Prior posts:

Pt. I: introduction
Pt. II: the concerns of pastors

Would it benefit the local church to offer classes in ancient Hebrew and Koine Greek?

In the first two parts of this series I pondered the future of Christian education as relates to the local church. More specifically, I proposed that congregations may benefit from the doctrine wars taking place in Christian educational institutions. I am quite aware that many of the debates that have caused problems for professors in colleges and seminaries exist in churches too: debates about “inerrancy,” the impact of critical scholarship, the compatibility of evolutionary theory with the Christian narrative, gender roles, and so forth. I think the major difference between finding employment at a college or seminary and finding employment with a church is that there are far more churches. The number of Christian liberal arts colleges or seminary presidents and board members is dwarfed by lead pastors. Theoretically, if education is an important part of discipleship, then there may be more of an opportunity for newly minted graduated of doctoral programs to use their talents and gifting in a local church setting rather than in the traditional classroom.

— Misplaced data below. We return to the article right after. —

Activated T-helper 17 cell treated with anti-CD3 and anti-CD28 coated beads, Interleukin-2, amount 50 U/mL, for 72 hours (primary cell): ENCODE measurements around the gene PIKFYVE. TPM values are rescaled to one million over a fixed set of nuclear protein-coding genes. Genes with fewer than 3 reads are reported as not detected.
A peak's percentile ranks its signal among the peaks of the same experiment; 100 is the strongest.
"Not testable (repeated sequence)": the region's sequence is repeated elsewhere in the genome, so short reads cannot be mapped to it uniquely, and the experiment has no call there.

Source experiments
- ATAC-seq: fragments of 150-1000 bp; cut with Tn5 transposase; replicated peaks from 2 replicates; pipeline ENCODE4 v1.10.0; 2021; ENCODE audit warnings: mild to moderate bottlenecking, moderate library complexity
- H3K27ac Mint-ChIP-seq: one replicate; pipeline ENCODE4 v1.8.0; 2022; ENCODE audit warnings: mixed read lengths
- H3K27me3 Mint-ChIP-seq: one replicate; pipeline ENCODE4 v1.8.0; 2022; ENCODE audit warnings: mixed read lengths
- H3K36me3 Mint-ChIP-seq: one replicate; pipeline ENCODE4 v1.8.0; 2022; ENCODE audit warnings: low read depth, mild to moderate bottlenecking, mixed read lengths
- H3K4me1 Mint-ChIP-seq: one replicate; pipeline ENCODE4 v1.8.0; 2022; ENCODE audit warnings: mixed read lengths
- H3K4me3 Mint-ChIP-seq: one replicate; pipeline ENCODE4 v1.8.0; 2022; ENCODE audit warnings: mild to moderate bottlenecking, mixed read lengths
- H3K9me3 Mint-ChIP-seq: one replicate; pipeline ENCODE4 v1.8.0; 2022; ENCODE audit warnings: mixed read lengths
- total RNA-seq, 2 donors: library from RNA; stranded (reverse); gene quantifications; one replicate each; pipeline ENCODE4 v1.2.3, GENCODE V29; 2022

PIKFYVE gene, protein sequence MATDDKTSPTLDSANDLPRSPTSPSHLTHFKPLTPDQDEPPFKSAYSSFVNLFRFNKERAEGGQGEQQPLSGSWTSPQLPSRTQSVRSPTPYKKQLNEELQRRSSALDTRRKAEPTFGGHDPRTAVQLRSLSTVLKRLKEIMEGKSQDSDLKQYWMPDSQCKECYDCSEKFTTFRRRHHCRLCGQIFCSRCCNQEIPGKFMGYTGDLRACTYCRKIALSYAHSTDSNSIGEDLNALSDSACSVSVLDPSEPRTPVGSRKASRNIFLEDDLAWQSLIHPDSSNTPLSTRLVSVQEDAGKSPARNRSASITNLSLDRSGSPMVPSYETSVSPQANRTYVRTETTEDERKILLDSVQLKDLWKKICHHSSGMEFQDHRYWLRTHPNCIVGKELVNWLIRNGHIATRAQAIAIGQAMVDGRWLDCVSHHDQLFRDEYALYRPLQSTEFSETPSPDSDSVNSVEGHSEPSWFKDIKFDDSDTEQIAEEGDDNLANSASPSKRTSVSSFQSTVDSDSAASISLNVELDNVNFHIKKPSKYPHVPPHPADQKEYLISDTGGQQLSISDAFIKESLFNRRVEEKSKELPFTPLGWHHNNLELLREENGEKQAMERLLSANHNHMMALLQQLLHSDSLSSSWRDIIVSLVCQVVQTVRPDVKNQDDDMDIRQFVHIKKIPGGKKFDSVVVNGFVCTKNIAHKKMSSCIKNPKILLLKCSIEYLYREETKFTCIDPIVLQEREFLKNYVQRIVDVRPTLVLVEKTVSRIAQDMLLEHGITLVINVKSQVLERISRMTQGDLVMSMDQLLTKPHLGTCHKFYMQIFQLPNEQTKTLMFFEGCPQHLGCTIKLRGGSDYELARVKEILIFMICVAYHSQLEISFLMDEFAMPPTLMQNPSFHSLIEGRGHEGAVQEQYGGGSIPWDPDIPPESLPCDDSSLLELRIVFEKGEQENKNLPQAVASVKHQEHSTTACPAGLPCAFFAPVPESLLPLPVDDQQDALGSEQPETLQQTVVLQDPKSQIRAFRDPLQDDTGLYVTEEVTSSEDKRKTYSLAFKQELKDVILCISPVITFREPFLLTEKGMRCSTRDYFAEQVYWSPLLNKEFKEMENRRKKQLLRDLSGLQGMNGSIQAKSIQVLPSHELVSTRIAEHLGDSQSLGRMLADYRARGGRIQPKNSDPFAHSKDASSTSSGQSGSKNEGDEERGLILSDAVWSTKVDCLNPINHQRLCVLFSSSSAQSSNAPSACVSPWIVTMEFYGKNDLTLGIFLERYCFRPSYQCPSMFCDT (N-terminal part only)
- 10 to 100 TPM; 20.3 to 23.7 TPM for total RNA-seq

I could be wrong.

I think one thing that scares most pastors when considering the hiring of a recent graduate of the University of Durham, or Duke University, or Wheaton College, or Fuller Theological Seminary is (1) this person might undermine my authority on doctrinal matters and (2) this person might be unable to translate his/her academic speech to the people in the pews.